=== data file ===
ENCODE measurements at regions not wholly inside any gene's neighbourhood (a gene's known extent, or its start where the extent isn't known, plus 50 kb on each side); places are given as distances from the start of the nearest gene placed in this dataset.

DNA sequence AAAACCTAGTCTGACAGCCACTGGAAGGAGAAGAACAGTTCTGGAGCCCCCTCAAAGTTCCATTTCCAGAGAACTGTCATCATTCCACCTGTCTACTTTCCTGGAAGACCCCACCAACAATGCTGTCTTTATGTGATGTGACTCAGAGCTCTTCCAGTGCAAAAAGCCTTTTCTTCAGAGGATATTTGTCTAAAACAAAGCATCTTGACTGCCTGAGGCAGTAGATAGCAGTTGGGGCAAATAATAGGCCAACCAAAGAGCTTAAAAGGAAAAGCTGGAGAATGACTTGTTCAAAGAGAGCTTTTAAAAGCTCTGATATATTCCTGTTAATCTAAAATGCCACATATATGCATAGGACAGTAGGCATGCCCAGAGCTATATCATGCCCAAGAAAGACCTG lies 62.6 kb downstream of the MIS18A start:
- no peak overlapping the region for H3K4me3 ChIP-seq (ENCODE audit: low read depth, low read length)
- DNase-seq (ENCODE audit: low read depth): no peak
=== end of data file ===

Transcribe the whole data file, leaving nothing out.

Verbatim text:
ENCODE measurements at regions not wholly inside any gene's neighbourhood (a gene's known extent, or its start where the extent isn't known, plus 50 kb on each side); places are given as distances from the start of the nearest gene placed in this dataset.

DNA sequence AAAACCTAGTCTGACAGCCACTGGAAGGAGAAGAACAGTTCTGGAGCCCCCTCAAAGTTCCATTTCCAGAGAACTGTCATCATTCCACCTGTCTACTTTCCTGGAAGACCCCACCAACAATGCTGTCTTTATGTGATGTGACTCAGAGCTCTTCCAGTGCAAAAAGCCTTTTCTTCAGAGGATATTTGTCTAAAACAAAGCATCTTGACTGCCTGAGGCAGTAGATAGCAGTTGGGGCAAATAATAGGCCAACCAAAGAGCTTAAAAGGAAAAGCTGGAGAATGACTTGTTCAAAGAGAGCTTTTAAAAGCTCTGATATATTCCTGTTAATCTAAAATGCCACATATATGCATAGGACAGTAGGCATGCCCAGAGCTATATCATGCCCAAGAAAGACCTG lies 62.6 kb downstream of the MIS18A start:
- no peak overlapping the region for H3K4me3 ChIP-seq (ENCODE audit: low read depth, low read length)
- DNase-seq (ENCODE audit: low read depth): no peak